Custom Bike Accessories: Mavic Bicycle Wheels

This article is a brief synopsis of the French manufacturer Mavic and its line of wheels, rims and wheelsets

Though nearly every component on a modern-day bicycle is customizable or upgradable, few parts charges can have such a drastic effect as a simple change of wheels. Lighter rims can make a bike accelerate more quickly and handle more nimbly, while beefier, heavier rims add stability and strength. Wheels can be designed to cut the wind with deep-section rims and bladed spokes, while comfort and suppleness can be created with butted spokes and crossover lacing patterns. No matter what type of wheel you seek, however, for road, street and mountain bike applications, few companies deliver as good a combination of value, light weight and durability as Mavic.

Mavic (pronounced "mah-Vique") began as a nickel-plating business, but became a bicycle components manufacturer a few years later under the leadership of Charles Idoux and Lucien Chanel. The name is actually an acronym for "Manufacture d'Articles Vélocipédiques Idoux et Chanel," which translates roughly to "Idoux and Chanel's bicycle component company." Based near St. Etienne, France, the manufacturer is one of the few bicycle companies that still produces the majority of products in France, rather than outsourcing to Southeast Asia.

Mavic's road line is one of the best known in the world, thanks in part to the corporation's massive investment as a sponsor of professional cycling teams. From Lance Armstrong to Mario Cipollini, the winning riders at nearly every major European road race have been photographed crossing the line on a set of Mavic hoops. Perhaps the best-known of Mavic's wheels is the Ksyrium line. Headed by the 1500g Ksyrium SSL, the line also has the budget Elite and Equipe models, and delivers a solid combination of durability and lightweight to all price ranges. The Cosmic line focuses less on light weights, and more on aerodynamics, with stiff, deep carbon or aluminum rims. Outside it's pre-built wheelsets, Mavic also sells individual rims. It's Open Pro model is a great all-around road clincher, and popular choice for training wheelsets.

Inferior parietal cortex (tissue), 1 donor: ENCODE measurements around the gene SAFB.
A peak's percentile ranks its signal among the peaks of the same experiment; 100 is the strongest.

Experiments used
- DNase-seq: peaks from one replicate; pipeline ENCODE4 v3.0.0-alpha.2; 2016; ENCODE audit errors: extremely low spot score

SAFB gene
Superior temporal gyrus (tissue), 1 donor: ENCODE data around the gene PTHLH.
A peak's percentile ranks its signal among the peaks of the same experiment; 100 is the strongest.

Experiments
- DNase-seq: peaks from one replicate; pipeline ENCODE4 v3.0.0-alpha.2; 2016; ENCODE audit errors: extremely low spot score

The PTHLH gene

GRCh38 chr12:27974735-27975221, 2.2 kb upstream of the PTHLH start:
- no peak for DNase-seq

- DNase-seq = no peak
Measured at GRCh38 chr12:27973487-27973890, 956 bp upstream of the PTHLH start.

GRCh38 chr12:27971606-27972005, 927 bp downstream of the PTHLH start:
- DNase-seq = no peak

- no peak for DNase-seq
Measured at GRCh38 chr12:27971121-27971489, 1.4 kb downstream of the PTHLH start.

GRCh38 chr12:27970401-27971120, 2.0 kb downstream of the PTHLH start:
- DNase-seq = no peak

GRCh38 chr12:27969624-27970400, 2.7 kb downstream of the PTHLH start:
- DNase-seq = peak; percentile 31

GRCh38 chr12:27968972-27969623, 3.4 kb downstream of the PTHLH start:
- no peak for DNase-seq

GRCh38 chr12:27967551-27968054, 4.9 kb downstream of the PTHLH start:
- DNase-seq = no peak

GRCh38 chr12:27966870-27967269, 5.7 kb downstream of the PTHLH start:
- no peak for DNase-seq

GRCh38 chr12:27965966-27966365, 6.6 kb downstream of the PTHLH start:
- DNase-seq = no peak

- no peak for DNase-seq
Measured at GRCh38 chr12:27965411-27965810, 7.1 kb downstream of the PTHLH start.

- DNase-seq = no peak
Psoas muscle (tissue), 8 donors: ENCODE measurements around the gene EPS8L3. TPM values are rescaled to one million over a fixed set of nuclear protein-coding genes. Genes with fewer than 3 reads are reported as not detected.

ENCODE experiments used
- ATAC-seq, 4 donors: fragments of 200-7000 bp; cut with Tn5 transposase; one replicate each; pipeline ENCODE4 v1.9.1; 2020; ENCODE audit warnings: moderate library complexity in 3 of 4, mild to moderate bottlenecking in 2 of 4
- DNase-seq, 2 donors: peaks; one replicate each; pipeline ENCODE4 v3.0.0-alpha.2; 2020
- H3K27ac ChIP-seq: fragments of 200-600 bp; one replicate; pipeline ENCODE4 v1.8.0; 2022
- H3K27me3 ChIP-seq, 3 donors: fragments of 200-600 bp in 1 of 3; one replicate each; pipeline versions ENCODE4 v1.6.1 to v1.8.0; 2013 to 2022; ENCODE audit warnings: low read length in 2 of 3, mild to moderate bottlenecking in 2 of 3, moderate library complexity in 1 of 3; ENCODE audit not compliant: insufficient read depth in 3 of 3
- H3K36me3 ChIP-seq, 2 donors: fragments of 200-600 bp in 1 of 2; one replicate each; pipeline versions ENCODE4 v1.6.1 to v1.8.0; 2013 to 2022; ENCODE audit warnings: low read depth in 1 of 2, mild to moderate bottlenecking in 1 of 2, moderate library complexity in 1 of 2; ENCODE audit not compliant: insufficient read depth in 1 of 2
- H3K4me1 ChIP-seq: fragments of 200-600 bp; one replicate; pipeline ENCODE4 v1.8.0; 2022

For dirt riding, Mavic helped develop the UST Tubeless standard, and its highest-end off-road wheelset, the CrossMax, is perhaps the best in MTB World Cup history. Employing much of the same technology of the Ksyrium, such as bladed, straight-pull spokes and rims without spoke holes, the CrossMax offers lightweight in a package durable enough for the abuses of daily off-road usage. The CrossLand wheelset offers similar technologies at a lower price, while the X517 and F517 rims have set the standard for cross-country and freeride rims. For the serious, wheel-pretzeling abuses of Downhill riding, Mavic's offers its distinctive, yellow, disc-specific DeeMax wheelset.

The Mavic range of wheels also extends to less well-known markets, such as street riding (the rugged 700c SpeedCity wheelset) and track (the multiple gold medal-winning Comete and iO wheels). Though many manufacturers produce lighter or less expensive wheelsets than these French wheelsmiths, few, if any of these competitors can offer the same combination of light weight, durability, ease of maintanence and good looks. And certainly, not a single one can boast the same consumer loyalty or sterling reputation as Mavic.

© High Speed Ventures 2011